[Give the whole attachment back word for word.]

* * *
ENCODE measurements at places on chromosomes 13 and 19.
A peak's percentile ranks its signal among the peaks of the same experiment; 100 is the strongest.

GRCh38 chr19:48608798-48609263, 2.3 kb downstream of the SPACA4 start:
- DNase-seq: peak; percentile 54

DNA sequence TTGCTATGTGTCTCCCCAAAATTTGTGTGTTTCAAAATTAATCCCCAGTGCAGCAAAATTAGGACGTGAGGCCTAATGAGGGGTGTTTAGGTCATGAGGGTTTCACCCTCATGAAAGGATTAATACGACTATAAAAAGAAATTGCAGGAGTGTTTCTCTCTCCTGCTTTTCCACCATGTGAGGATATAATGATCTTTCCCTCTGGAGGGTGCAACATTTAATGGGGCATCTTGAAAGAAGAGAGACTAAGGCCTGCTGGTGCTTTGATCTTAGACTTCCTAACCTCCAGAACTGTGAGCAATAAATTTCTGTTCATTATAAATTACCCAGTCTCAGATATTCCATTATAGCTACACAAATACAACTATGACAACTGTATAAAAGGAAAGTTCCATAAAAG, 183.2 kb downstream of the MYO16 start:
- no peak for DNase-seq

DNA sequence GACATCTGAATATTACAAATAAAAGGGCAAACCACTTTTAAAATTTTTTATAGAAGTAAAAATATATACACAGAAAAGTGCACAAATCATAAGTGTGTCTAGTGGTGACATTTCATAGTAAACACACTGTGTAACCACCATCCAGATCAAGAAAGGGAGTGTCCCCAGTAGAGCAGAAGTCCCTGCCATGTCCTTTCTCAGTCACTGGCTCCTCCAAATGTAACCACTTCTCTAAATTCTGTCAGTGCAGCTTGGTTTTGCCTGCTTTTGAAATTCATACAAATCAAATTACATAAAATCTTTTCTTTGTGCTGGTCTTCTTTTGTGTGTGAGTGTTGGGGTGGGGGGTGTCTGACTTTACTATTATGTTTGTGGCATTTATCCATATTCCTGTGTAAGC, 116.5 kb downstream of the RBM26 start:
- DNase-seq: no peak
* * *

ENCODE measurements at places on chromosomes 13 and 19.
A peak's percentile ranks its signal among the peaks of the same experiment; 100 is the strongest.

GRCh38 chr19:48608798-48609263, 2.3 kb downstream of the SPACA4 start:
- DNase-seq: peak; percentile 54

DNA sequence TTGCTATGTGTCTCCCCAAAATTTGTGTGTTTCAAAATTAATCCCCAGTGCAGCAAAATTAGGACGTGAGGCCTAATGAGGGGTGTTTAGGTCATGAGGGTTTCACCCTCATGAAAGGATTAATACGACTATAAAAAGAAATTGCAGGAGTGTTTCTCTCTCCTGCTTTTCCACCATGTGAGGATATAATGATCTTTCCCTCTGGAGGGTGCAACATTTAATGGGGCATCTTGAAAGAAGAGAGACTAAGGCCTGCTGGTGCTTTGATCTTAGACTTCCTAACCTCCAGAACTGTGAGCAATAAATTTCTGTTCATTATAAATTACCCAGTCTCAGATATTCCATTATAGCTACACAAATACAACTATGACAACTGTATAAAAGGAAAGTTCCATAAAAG, 183.2 kb downstream of the MYO16 start:
- no peak for DNase-seq

DNA sequence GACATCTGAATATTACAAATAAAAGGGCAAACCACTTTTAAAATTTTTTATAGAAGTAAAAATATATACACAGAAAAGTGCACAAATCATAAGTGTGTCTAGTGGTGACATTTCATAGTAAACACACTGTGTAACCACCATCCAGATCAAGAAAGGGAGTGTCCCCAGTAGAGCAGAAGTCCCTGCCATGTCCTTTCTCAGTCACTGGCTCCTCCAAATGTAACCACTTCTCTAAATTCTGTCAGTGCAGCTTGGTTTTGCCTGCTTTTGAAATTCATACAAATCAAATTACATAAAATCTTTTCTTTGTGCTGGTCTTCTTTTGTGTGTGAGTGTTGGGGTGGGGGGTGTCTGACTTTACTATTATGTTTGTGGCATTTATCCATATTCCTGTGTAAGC, 116.5 kb downstream of the RBM26 start:
- DNase-seq: no peak